A Tool For Building a Better World
Adding NFC to Phantom had other practical values as it enabled Paco Rabanne to be much more environmentally friendly. Indeed, the 150-milliliter (5 oz) version of the fragrance is refillable. The problem is that such a feature is scarce in that industry. As a result, customers aren’t expecting it and aren’t familiar with it. By integrating the ST25TV02K, the designer can now send users to a video showing how to refill their container. In turn, such a feature will help reduce waste while offering customers incentives to join the Phantom environment. Hence, while some will ask why a fragrance needs an NFC tag, Phantom demonstrates the necessity of the technology when trying to offer a better experience for users and the rest of the world.
Another exciting aspect of this case study is that Paco Rabanne plans to build on its infrastructure. The company is looking into business-oriented features as well as additional services for customers. Paco Rabanne shared that they could focus on the fragrance and the creation of better user experiences and services because they didn’t have to deal with any complex technological matters. ST and its partners simplified the use and implementation of NFC tags. As a result, the engineers of the fashion brand built an eau de toilette first and expanded its presence with an NFC tag. They didn’t have to work on the tag first and build the fragrance around it. As Paco Rabanne told us, they learned that creating a connected fragrance was not as difficult as they once thought.
Phantom: Why Adding NFC Is Easier Than Expected
Minimal Capital Expenditures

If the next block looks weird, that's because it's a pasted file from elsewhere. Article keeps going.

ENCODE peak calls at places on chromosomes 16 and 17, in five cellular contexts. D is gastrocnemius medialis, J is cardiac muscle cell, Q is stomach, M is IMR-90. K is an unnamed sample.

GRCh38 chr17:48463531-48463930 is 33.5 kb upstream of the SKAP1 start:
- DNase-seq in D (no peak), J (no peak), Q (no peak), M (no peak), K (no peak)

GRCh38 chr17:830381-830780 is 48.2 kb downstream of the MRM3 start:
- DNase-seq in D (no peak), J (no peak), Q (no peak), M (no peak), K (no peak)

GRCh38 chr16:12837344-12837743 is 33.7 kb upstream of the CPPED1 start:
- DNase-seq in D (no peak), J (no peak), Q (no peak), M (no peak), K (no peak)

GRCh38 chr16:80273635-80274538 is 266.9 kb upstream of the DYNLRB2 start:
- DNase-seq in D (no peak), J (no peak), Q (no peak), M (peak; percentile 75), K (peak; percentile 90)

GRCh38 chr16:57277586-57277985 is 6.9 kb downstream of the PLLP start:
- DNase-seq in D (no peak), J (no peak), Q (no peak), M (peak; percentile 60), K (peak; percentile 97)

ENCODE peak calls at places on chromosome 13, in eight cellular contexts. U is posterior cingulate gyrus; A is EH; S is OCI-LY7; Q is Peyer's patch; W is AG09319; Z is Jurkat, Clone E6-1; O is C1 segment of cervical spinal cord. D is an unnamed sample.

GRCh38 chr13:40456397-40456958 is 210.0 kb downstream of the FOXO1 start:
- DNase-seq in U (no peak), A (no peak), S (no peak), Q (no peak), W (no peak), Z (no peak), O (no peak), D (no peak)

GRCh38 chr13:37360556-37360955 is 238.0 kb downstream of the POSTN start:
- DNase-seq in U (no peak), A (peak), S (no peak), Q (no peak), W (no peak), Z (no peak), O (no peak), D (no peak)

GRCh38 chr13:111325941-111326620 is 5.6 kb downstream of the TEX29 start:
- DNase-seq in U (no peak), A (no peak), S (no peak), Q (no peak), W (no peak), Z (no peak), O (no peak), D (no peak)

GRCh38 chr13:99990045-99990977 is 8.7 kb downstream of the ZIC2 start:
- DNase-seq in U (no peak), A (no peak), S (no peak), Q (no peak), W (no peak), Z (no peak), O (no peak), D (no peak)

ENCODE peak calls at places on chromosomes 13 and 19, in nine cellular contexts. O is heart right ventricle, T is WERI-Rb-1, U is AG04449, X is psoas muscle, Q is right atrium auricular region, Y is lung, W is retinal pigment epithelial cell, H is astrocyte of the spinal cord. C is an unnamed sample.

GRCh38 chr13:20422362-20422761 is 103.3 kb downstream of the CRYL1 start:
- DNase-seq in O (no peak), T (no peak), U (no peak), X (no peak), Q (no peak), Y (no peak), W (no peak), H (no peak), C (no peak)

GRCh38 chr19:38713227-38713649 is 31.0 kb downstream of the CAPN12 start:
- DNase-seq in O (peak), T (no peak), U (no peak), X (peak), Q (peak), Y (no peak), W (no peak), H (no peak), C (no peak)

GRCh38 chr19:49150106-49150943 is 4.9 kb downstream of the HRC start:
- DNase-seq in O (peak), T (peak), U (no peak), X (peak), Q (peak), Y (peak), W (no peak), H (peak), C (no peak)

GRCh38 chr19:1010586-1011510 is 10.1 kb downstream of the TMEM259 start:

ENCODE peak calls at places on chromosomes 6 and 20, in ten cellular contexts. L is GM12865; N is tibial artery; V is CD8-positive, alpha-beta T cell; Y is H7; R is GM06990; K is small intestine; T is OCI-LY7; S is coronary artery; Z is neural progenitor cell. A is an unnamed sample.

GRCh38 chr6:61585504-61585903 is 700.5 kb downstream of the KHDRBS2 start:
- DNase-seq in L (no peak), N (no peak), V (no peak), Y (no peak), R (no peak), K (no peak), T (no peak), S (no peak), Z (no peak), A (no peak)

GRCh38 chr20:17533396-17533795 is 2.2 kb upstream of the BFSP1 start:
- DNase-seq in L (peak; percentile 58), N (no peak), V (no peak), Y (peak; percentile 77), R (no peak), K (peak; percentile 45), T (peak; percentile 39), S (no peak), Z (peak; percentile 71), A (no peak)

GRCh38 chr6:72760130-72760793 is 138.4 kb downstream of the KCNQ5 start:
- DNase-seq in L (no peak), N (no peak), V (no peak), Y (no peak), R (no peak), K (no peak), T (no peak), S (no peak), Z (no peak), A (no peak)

ST worked with Paco Rabanne to make the NFC implementation as smooth as possible. As a result, our experts collaborated with Paragon ID, the company responsible for creating the inlay containing the ST25TV02K and its antenna. After that, VPI (Beauty division of Faiveley Plast group) conceived and manufactured the robot’s cap to integrate the contactless solution in it. Finally, Paco Rabanne receives the empty containers, checks that everything is functional, and fills them with the fragrance. Interestingly, companies didn’t have to retool entire factories, massively transform production lines, or rethink manufacturing. The release of Phantom thus highlights the maturity of the technology and its ability to integrate existing processes.
The Phantom case study shows that the public and the manufacturing industries are ready for more NFC-enabled products. As a result, the next step for engineers is to start exactly where Paco Rabanne began. Teams can grab an ST25 Tag Bag Kit for less than US$30 and download the ST NFC Tap application for iOS and Android. The development solution will enable programmers to write NDEF messages and test essential features such as Type-5 custom commands to create a proof-of-concept.